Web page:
web analytics
April 18, 2014 / 18 Nisan, 5774
At a Glance
Sections
Sponsored Post
Spa 1.2 Combining Modern Living in Traditional Jerusalem

A unique and prestigious residential project in now being built in Mekor Haim Street in Jerusalem.



Borders And Boundaries (Conclusion)

Share Button

         Two weeks ago I wrote about a culture of self-indulgence and instant gratification that seems to have permeated Western society. It is so prevalent that North Americans have thrown financial caution to the wind and many are drowning in debt. (The luckier ones break even, but are not setting aside or saving money for emergency situations like unexpected unemployment.)


 

         If something catches their eye, they buy it – with no thought of the consequences. I attributed this self-indulgent, even reckless, behavior to two factors – a lack of boundaries due to secularism, and low self-esteem.

 

         With religious observance becoming passé, people are growing up with no restrictions, no limits and no boundaries to guide their impulses. There are no “can’t,” “not allowed,” or “it’s forbidden” in their lives. Hence many never had the opportunity to develop such life-enhancing attributes as patience, self-control and self-restraint.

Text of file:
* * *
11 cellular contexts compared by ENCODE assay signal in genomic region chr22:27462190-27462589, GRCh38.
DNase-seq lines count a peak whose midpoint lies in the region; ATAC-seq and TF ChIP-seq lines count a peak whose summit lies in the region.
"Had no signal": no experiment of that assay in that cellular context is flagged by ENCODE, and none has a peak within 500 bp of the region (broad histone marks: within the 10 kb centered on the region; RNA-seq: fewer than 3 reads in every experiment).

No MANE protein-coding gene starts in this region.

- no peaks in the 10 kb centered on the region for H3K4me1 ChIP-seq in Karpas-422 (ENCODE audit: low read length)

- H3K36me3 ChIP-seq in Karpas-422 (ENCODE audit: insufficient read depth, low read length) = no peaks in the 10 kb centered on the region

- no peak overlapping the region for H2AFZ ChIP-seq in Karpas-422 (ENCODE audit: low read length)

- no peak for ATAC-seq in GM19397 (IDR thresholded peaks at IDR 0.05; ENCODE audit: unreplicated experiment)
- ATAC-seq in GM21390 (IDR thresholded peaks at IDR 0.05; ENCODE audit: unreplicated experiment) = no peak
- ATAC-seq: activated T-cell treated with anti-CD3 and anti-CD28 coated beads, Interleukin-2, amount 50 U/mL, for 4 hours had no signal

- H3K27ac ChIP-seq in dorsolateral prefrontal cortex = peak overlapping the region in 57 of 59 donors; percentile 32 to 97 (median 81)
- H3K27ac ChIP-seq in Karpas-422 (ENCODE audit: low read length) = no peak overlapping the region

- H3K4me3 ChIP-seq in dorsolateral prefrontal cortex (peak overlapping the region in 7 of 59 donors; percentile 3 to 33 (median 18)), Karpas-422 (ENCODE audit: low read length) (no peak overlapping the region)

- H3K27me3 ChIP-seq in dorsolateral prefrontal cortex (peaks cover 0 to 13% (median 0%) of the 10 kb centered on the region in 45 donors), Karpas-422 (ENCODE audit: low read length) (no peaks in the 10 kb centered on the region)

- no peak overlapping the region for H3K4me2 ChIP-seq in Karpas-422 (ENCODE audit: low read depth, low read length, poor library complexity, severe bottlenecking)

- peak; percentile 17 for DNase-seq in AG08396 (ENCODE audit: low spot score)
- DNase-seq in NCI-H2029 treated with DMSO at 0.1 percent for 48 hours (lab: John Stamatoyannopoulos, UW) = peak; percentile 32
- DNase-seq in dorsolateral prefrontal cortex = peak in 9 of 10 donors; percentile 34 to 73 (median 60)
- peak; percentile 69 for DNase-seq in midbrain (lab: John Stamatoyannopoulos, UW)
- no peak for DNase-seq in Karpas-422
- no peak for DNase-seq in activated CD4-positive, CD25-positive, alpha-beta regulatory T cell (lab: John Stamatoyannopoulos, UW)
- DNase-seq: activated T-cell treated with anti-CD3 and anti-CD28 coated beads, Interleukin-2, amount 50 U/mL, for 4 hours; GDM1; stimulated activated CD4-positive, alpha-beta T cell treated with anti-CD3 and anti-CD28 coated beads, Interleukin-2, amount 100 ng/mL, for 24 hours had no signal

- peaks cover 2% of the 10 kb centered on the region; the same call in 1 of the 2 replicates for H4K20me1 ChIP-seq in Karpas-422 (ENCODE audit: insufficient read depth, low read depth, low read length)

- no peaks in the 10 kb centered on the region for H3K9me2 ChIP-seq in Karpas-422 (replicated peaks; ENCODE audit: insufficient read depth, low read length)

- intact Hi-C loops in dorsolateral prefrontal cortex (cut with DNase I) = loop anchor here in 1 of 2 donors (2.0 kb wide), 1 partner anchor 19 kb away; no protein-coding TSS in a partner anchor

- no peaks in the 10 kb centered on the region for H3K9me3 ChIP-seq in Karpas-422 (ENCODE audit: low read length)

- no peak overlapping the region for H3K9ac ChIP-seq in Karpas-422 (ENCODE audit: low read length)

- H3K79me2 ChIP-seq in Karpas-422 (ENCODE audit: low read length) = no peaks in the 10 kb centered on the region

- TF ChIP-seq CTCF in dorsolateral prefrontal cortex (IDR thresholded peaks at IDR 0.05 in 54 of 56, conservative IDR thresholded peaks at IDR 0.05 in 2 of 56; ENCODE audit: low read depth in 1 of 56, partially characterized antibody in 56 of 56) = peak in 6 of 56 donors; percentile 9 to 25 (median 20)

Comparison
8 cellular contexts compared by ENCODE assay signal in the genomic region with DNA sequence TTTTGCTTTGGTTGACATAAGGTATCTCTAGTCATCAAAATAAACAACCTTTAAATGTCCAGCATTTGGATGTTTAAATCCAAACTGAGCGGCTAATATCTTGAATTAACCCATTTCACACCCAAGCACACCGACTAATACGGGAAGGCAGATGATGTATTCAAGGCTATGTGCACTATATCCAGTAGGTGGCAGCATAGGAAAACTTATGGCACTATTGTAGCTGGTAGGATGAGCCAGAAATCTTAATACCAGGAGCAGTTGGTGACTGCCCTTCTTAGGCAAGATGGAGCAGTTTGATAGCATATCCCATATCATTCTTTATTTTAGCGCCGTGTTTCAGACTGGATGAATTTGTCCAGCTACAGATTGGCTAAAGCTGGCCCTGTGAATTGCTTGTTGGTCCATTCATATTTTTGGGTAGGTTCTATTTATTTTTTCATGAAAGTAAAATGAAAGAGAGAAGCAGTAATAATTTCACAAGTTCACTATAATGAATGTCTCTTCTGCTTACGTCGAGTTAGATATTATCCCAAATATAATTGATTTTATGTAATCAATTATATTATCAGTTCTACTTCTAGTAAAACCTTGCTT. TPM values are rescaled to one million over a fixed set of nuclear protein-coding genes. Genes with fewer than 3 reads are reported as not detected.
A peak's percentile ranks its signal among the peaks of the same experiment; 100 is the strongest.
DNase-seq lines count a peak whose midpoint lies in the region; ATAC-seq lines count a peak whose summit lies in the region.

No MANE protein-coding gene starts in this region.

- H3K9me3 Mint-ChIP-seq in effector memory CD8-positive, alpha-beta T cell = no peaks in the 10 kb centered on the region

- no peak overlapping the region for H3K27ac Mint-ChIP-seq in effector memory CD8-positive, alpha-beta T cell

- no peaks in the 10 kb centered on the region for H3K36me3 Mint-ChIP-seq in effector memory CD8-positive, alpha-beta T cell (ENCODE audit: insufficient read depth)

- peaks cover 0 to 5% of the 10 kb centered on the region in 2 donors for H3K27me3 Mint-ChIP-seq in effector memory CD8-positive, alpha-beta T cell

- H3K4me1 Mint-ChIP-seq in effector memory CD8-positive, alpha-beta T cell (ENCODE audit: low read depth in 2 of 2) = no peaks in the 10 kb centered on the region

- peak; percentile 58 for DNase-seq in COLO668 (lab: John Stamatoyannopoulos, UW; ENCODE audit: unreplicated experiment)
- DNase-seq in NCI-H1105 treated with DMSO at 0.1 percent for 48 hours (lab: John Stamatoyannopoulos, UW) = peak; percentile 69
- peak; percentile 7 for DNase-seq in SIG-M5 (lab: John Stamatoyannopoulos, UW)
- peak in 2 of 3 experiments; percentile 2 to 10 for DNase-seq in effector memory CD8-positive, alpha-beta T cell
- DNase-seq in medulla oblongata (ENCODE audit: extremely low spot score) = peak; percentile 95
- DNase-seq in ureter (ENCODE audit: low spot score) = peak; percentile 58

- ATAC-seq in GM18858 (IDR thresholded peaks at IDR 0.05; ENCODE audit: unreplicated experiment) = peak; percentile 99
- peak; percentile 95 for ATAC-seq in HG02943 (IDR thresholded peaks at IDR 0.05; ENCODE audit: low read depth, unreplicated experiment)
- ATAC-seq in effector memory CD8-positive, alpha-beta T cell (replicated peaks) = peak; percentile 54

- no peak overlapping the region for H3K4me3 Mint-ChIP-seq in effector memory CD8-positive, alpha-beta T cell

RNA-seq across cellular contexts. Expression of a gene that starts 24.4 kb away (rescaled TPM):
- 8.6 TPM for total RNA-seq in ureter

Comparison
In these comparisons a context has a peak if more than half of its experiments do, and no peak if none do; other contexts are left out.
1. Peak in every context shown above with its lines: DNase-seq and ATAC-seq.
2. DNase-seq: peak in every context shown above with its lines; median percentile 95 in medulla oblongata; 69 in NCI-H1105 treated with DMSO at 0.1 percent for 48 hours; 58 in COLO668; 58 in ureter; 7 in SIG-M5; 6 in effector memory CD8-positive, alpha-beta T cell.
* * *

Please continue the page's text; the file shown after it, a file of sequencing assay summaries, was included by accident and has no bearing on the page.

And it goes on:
In this column, I will focus on the issue of low self-esteem.

 

         Human nature is such that no one wants to feel inferior. No one wants to think they are a “loser” and that they don’t measure up to their peers. Everyone likes to see himself or herself as being “cool,” or a winner. How else do you explain sports fans? Often their lives revolve around the game and the outcome of each one can affect the mood of an entire school, city, and even country. If your team wins, you walk around elated, feeling superior.

 

         But if you think about it, why is that? Why should the performance of a group of strangers affect a person’s mood? Why should Joe Average be so emotionally invested in how his team does? It is because being associated with a winner (famous people fall into this category as well, no matter how messed up their lives are) makes a person feel good about himself or herself. For someone with poor self-esteem, his or her sense of inadequacy is replaced with a sense of superiority, if only for a short time – until the next game or season.